Helping Needy Families

The Bible is pretty cut-and-dry on this:

Do not withhold good from those who deserve it when it’s in your power to help them. (Proverbs 3:27)

What good is it, dear brothers and sisters, if you say you have faith but don’t show it by your actions? Can that kind of faith save anyone? Suppose you see a brother or sister who has no food or clothing, and you say, “Good-bye and have a good day; stay warm and eat well”—but then you don’t give that person any food or clothing. What good does that do? So you see, faith by itself isn’t enough. Unless it produces good deeds, it is dead and useless. (James 2:14-17)

So here’s an easy way for those of us in Kent County to do something within our power to help the needy among us:

Buy An Extra Bag Or Two Of Groceries

While the County-Wide Food Drive is going on, take an extra grocery bag or two with you, and fill them up. You will be making a huge difference in the lives of some needy families. You can get a list of needed food and staple items from Access Of West Michigan’s website by clicking here.

Food needs to be turned in to a collection site by Saturday, October 8. If you are in the Cedar Springs area, you can drop off your donations at Calvary Assembly of God, and we’ll deliver them for you.

Christian Disconnect

The Barna Group just released a study that looks at some of the disconnects between what Christians believe and how they live. You can read the full report by clicking here, but here are the main disconnects:

  • 81% of Christians say Jesus is important to them; but only 18% are committed to developing their relationship with Jesus.
  • 64% of Christians have confessed their sins to God; but only 12% realize how devastating their personal sin is.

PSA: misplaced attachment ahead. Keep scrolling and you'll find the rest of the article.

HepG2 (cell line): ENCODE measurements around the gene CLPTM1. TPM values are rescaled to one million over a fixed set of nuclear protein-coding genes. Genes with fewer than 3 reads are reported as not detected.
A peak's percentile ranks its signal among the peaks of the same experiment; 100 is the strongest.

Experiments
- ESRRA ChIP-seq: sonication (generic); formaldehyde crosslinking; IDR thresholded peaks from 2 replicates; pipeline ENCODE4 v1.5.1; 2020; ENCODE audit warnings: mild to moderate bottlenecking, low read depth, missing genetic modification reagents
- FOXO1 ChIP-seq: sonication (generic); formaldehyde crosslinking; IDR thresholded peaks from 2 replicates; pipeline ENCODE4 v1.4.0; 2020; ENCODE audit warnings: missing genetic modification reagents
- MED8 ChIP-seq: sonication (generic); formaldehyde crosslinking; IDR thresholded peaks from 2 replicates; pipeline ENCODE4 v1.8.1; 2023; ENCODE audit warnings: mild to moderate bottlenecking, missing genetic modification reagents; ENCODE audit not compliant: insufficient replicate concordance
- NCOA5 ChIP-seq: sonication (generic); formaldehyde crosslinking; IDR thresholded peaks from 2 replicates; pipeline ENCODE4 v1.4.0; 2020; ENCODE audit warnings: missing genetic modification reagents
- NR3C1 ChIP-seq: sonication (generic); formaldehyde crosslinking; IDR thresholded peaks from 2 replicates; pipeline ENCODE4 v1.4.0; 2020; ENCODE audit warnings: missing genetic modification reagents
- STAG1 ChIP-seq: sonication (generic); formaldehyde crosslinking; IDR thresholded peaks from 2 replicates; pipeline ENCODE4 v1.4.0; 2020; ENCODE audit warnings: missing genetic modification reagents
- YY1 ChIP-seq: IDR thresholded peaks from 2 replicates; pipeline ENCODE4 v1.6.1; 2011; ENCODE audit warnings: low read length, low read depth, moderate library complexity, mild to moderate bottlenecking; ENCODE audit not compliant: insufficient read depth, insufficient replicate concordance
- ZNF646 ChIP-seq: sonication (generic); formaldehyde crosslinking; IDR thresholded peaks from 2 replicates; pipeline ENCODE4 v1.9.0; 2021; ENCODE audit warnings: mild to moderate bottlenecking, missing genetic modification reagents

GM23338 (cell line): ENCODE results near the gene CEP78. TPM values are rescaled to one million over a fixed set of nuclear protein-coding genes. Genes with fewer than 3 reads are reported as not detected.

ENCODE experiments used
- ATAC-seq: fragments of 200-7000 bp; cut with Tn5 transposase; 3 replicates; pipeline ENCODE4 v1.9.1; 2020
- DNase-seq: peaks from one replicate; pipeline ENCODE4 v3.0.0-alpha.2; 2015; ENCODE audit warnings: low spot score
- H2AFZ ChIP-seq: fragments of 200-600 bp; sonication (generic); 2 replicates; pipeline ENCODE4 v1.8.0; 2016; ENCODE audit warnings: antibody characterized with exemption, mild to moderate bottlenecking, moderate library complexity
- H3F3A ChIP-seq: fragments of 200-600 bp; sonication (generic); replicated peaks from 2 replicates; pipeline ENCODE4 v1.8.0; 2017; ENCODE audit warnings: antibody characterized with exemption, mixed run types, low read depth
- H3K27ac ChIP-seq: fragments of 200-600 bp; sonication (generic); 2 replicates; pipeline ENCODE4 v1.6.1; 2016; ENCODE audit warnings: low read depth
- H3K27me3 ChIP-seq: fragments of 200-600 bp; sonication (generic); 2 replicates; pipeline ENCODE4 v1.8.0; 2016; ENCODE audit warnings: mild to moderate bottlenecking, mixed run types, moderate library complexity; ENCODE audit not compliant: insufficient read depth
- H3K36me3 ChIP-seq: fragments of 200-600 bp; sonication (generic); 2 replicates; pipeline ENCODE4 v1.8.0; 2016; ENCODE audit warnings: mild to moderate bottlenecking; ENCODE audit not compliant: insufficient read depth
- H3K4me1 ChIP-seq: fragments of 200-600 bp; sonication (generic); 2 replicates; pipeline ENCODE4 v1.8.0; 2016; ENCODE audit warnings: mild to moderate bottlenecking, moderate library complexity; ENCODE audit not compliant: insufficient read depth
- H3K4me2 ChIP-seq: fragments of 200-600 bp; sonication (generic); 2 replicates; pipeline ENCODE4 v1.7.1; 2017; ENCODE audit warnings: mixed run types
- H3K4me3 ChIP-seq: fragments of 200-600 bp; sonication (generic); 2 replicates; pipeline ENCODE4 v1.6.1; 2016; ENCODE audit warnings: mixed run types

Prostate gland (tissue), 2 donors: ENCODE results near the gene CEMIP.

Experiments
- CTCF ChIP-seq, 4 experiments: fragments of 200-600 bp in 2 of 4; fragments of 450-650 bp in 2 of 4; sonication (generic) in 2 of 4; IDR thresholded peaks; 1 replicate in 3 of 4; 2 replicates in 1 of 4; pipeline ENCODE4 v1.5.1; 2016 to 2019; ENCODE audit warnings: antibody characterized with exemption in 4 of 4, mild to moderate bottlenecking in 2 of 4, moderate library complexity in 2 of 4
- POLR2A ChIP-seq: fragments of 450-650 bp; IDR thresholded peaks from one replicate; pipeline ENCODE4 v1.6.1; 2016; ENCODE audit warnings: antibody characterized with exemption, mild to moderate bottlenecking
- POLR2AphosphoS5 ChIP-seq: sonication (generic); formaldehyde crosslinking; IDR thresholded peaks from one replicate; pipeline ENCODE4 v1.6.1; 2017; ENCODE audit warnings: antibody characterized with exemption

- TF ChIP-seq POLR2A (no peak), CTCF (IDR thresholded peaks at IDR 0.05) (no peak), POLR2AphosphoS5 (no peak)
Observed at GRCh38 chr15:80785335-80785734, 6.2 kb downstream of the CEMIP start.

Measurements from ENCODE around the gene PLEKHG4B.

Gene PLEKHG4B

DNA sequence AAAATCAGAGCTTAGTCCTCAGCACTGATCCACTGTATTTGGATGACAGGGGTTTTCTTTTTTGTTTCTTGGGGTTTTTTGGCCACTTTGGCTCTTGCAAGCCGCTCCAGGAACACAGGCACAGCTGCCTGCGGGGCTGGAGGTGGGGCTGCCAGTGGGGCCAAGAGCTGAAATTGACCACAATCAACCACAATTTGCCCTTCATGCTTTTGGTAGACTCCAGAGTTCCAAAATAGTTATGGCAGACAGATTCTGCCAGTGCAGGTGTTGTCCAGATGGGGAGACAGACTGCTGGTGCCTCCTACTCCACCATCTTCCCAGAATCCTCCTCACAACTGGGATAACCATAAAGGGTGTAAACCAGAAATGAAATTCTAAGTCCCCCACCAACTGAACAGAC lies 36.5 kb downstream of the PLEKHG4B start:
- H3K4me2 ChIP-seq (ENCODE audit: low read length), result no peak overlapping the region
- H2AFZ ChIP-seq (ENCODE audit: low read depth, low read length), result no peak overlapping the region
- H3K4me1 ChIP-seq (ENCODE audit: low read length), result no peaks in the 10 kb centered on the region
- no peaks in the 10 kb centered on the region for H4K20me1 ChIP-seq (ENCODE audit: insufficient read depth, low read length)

• Lots of Christians participate in “normal” religious activities every week; but “less than one out of ten have talked about their faith with a non-Christian, fasted for religious purposes, and had an extended time of spiritual reflection during the past week.”
  • Most Christians feel “comfortable” in their church; but their comfort level is only surface-deep, with no accountability nor confession.

As a pastor, I place the responsibility for these disconnects squarely on the pastors. On me.

Unless pastors are teaching this stuff—and living this stuff—the disconnects will always remain.

Gregory the Great (ca. 540-604) wrote, “There are some who investigate spiritual precepts with cunning care, but what they penetrate with understanding they trample on in their lives: all at once they are teaching the things which not by practice but by study they have learnt; and what in words they preach, by their manners they impugn. Whence it comes to pass that when the shepherd walks through steep places, the flock follows to the precipice.”

I’m challenged by this, and I’m going to spend some time in prayer this week regarding these disconnects. I want to take a good look at what I’m teaching and living, and allow the Holy Spirit to correct what needs to be corrected.

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